Nov 9, 2018
Repost: Investing Strategically, Not Emotionally
Written By: Nate Williams
This article is featured in the fall edition of our 360 Insights Quarterly Client Newsletter.
While many of us understand that our emotions can compromise our long-term financial goals, it isn’t always easy to ignore media hype. But letting emotions guide our investment decisions can have a real impact on our portfolios.
Sometimes what seems like a reasonable investment strategy is actually emotions in disguise. We believe these emotional strategies can be particularly harmful, because at first glance they may seem like good, even rational, ideas.
- Emotional strategy: Waiting for the “right time” to invest. Timing the market is almost impossible to do successfully, even for most professional money managers. Many investors after the Great Recession sat on the sidelines as U.S. markets went up and up, almost tripling in less than a decade. In 2016 and 2017, some financial experts predicted an imminent stock market decline. If you had invested according to their predictions and taken money out of your portfolio (or stopped investing), you would have missed out on a 12% total return in 2016 and a 22% total return in 2017 in the S&P 500. Eventually, a bear market will happen, but it is almost certainly riskier trying to predict it and avoid it than to ride it out. Smarter strategy: Ignore the pundits (and your own emotional impulses) and invest for the long term.
- Emotional strategy: Buying the stocks of popular, innovative companies that are generating buzz amongst your friends. While it is fun to feel like you are part of a cool club and are investing in the future, innovative companies are not always the most successful investments. Take Google and Domino’s, which both went public in 2004. Google, which continues to make incredible inventions and technological advances, returned 1985% through the end of 2017. Meanwhile, Domino’s, which makes pizza and breadsticks, returned 2720%.1 Whenever you invest in a limited number of companies, you become susceptible to what is called idiosyncratic risk, or risk that applies only to one type of asset. For example, a company’s miracle drug could turn out to be a bust, or the CEO of another company might make embarrassing public pronouncements … and suddenly you are faced with major losses. Smarter strategy: Own a broadly diversified portfolio, so that troubles with one company, or sector, or country, have less impact on your overall portfolio.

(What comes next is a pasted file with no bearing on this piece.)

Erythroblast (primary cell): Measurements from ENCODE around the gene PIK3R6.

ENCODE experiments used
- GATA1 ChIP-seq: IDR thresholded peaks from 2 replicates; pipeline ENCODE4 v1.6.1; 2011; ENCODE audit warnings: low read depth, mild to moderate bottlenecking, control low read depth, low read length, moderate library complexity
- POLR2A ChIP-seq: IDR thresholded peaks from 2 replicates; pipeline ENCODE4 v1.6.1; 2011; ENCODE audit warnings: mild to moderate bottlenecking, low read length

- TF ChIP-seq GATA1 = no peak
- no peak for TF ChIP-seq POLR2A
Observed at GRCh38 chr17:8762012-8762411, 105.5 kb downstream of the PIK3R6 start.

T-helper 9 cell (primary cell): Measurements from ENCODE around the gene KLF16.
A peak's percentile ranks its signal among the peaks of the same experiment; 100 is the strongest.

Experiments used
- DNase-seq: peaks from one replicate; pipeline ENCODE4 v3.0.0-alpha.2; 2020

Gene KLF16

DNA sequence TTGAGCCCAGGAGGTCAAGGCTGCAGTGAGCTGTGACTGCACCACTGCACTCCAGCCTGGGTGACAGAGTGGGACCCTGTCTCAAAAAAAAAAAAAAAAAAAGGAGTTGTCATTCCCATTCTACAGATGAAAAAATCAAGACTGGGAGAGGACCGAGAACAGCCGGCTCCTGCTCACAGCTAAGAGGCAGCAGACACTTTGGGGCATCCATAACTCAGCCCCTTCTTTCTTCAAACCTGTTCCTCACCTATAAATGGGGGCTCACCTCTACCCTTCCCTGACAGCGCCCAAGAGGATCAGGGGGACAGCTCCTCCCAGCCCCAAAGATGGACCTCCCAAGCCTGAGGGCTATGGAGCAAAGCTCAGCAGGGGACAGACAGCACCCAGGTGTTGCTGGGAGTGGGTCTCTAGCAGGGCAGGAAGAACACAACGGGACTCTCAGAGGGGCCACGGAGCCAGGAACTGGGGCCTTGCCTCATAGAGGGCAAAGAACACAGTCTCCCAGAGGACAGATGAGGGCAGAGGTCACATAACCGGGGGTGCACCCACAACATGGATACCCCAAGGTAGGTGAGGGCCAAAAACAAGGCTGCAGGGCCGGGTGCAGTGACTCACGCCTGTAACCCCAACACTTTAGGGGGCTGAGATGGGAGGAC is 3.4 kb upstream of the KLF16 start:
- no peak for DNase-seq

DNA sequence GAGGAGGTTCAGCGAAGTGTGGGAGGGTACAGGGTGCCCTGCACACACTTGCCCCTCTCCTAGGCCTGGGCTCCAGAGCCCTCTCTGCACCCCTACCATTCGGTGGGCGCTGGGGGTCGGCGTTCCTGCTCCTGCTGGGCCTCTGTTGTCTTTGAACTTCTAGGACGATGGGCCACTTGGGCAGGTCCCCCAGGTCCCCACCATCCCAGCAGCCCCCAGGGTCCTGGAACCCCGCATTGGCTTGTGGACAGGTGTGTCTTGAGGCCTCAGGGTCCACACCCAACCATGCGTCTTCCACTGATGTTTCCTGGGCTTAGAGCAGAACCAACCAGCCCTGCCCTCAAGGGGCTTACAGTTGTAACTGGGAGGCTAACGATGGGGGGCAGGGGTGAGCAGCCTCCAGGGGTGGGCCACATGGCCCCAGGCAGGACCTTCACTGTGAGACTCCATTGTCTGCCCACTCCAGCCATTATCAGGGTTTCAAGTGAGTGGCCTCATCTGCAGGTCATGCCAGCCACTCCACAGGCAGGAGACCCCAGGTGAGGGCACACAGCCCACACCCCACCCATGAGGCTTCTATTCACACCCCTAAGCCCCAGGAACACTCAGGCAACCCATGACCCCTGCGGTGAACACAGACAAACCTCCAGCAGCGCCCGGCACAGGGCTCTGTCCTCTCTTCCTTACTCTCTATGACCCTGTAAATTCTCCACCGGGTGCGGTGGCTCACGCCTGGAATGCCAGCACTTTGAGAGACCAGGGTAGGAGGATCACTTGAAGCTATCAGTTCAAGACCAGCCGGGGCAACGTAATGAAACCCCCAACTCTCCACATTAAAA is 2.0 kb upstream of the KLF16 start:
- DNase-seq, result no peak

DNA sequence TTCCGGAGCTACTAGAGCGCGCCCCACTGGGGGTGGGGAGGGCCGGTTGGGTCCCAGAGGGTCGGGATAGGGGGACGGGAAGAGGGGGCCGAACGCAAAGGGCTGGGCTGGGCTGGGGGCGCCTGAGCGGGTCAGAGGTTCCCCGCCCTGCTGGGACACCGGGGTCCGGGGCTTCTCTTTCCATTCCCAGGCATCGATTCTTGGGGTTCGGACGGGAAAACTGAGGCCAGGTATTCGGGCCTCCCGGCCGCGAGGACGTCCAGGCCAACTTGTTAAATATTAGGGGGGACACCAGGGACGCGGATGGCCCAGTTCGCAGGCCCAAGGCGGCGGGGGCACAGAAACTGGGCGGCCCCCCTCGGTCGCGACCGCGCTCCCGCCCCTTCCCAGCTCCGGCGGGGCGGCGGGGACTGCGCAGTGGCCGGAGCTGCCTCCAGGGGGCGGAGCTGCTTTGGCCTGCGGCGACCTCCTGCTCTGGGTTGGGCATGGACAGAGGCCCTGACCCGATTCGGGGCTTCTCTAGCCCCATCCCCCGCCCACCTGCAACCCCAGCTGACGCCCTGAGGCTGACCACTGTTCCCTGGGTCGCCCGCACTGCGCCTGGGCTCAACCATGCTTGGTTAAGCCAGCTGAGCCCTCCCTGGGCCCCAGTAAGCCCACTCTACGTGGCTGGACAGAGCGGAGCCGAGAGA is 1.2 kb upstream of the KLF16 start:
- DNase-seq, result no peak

- Emotional strategy: Investing in products or managers that purport to have some special “edge.” This is almost the entire premise of the hedge fund industry, which claims that its proprietary algorithms and cutting-edge research make it well-positioned to deliver outstanding performance. Over the past decade or so, the reality has been much less impressive, with hedge funds, as a whole, significantly underperforming the S&P 500. Because hedge funds are not subject to the same investor protection regulations as other types of investments, they may provide less transparency about their strategies. Smarter strategy: Invest in products, such as mutual funds, that are highly regulated … and avoid any product or manager claiming a “secret sauce” or applying untested methodologies (or tested methodologies that don’t generally work that well).
Your financial advisor can help steer you away from fads and emotional decisions and toward rational strategies that are based on decades of academic research and insight. As the money manager Jim Rogers noted, “People are too quick to accept conventional wisdom, because it sounds basically true and it tends to be reinforced by both their peers and opinion leaders, many of whom have never looked at whether the facts support the received wisdom. It’s a basic fact of life that many things ‘everybody knows’ turn out to be wrong.”
1 Source: Yahoo Finance as of 12/31/2017